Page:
8 Jn 11:49-52 And one of them, Caiaphas, being high priest that year, said to them, “You know nothing at all, 50 nor do you consider that it is expedient for us that one man should die for the people, and not that the whole nation should perish.” 51 Now this he did not say on his own authority; but being high priest that year he prophesied that Jesus would die for the nation, 52 and not for that nation only, but also that He would gather together in one the children of God who were scattered abroad.
9 John Chrysostom, "Homilies on the Second Epistle to Timothy," 2,4, c. 397 A.D.
10 1 Peter 2:9 But you are a chosen generation, a royal priesthood, a holy nation, His own special people, that you may proclaim the praises of Him who called you out of darkness into His marvelous light;
11 Ac 20:28 Therefore take heed to yourselves and to all the flock, among which the Holy Spirit has made you overseers, to shepherd (feed —KJV) the church of God which He purchased with His own blood.
Read More From the Bishop On the Eucharist
- The Lord's Supper (From the Beginning)
This article is the introduction to a series on the Lord's Supper. Jesus instituted this covenant meal and commanded its observance. Here we review the teachings of those whom the apostles taught.
- What Is the Lord's Supper, Episode II
In this writing the author gives a brief description of the different terms used by Christians to describe and identify the sacramental meal Christ instituted the night before His death.
- Breaking Bread (The Lord's Supper, Episode III)
This writing establishes the biblical phrase "Breaking Bread" as a discriptive name for the Lord's Supper.
- The Christian Altar (The Lord's Supper, Episode IV)
As one searches the New Testament for a reference to the Christian altar, it comes as a shock to evangelicals that the Lord's Table is the only New Covenant altar mentioned. Here, we declare it so.
- Who May Partake of Holy Communion? (The Lord's Supper, Episode V)
The question of "Who may Partake of holy Communion" is explained by this writing. Some churches practice "open communion", while others practice "closed Communion." Which is biblical?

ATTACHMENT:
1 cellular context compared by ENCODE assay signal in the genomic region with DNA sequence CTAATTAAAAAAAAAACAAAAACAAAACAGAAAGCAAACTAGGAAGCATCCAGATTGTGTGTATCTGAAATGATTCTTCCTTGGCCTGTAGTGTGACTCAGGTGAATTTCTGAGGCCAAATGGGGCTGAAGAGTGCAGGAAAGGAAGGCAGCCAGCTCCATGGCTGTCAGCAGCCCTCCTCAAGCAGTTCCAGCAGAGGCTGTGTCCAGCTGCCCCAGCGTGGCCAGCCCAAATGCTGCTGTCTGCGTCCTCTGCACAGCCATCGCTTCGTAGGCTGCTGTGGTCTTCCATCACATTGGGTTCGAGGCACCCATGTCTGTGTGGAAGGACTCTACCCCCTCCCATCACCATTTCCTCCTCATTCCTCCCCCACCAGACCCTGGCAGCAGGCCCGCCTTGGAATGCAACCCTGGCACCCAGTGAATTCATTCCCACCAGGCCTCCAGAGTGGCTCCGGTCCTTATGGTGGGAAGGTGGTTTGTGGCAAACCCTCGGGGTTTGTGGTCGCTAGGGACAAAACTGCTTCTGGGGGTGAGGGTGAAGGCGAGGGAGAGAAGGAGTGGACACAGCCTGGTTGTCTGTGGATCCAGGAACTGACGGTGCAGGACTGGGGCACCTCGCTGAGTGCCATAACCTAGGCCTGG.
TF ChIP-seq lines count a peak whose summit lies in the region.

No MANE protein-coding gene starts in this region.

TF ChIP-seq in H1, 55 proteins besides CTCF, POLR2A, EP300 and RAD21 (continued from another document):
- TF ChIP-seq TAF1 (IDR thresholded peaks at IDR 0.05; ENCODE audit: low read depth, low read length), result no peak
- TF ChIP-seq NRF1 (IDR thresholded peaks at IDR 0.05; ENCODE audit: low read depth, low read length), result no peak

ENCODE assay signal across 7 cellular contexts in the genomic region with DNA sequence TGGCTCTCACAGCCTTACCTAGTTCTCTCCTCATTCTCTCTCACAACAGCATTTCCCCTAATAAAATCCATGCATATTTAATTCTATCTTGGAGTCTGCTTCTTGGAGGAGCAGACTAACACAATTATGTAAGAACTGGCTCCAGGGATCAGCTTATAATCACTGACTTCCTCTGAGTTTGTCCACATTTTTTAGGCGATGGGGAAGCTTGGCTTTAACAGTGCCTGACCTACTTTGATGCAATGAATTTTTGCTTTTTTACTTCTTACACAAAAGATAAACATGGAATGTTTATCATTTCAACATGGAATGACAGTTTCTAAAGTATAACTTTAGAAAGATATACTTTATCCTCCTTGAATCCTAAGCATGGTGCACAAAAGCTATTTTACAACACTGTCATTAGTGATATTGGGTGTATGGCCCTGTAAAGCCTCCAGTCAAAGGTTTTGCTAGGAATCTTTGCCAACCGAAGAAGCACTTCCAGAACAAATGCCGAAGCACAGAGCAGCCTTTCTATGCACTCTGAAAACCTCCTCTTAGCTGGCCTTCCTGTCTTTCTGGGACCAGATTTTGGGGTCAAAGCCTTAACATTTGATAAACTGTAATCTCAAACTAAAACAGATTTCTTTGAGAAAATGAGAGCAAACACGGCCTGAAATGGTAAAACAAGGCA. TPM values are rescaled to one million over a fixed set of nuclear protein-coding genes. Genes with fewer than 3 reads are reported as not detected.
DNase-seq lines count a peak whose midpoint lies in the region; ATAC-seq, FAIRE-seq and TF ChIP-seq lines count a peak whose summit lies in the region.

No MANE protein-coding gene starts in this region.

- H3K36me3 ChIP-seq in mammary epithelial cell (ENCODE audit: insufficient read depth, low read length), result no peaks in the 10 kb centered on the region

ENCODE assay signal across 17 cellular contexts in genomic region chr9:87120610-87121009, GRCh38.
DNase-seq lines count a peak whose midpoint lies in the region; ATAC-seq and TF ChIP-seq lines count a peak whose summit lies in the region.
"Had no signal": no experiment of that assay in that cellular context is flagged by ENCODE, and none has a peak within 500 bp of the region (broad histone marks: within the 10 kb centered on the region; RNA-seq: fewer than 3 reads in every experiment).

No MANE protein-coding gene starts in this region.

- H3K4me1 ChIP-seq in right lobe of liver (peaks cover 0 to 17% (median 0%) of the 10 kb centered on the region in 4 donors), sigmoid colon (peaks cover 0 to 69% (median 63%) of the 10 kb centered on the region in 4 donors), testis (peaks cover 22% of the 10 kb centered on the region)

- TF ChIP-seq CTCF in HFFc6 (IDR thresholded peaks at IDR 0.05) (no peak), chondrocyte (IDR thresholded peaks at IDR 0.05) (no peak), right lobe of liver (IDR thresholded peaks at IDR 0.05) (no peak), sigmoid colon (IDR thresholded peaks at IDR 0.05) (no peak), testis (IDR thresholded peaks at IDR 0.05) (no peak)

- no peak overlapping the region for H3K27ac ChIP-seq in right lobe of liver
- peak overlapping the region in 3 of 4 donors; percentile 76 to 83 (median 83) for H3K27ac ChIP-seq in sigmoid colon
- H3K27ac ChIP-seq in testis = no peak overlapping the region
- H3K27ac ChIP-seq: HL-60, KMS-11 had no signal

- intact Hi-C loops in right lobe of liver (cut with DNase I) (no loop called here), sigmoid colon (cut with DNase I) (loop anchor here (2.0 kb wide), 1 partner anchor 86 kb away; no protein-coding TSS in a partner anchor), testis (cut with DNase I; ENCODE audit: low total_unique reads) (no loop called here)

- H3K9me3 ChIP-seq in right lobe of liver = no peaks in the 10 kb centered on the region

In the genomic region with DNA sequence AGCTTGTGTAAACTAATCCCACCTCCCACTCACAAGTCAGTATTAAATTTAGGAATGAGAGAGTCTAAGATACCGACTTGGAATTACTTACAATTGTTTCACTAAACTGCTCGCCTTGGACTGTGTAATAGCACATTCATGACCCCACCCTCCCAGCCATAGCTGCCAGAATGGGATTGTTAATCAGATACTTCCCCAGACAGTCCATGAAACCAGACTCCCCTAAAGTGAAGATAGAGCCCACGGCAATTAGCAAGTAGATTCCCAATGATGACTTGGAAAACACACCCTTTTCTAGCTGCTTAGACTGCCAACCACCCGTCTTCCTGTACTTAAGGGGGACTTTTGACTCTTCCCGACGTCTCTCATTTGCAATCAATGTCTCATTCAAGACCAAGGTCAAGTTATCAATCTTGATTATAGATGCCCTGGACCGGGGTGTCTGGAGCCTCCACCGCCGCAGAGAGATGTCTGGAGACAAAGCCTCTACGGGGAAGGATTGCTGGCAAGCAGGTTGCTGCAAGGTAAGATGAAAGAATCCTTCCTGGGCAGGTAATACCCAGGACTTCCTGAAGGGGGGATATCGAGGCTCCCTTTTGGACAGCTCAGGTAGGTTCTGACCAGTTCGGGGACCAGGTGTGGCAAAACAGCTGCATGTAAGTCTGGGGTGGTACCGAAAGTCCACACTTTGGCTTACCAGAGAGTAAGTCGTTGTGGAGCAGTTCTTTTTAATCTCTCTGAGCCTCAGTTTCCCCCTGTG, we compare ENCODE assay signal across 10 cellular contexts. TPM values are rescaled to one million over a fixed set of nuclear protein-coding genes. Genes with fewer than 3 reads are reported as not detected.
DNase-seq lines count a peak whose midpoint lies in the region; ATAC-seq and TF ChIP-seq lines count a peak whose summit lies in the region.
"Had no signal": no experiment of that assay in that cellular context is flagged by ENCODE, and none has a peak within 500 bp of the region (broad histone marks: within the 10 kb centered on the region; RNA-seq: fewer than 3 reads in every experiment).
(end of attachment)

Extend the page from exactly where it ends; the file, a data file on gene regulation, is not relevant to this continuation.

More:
- Is The Lord's Supper Salvific? (The Lord's Supper, Episode VI)
This article reviews the question; Is partaking in holy Communion necessary for salvation?
- How Often Should the Lord’s Supper be Observed? (Episode VII)
With the many different practices of Eucharistic observance in Christianity it may be a challenge to know what the biblical frequency is; this article seeks to present the biblical view.
- The True Elements (Lord's Supper, Episode IX)
This article covers the question as to the nature of the biblical elements of the Lord's Supper. Christians are divided over leavened or unleavened bread; fermented or unfermented fruit of the vine.
- Are Symbols Important to God (A Study in the Lord's Supper, Episode X
In this study we examine the importance of biblical symbols, especially in relation tot he holy Communion.
- Bishop's Epistle: The Real Presence (Lord's Supper, Episode XI)
The Book You Ought To Read
In "The Lord's Supper" Bishop Hayes presents a comprehensive study of the holy Sacrament. Both the Catholic and Reformed positions are examined and biblical solutions are given for the problems that exist in the mentioned theologies. The book answers important questions, like: "What is the Lord's supper?" Who may partake of the Lord's supper?" "Is the body and blood of Christ really present in the elements or do the elements actually change into the body and blood of Christ?" "How often should the Lord's Supper be observed?" These are but a few of the questions addressed in the book. Having shopped in several Bible bookstores and discovering how little is written on the subject it is safe to predict that this work will be in great demand and a standard volume in the libraries of those who love the Sacrament.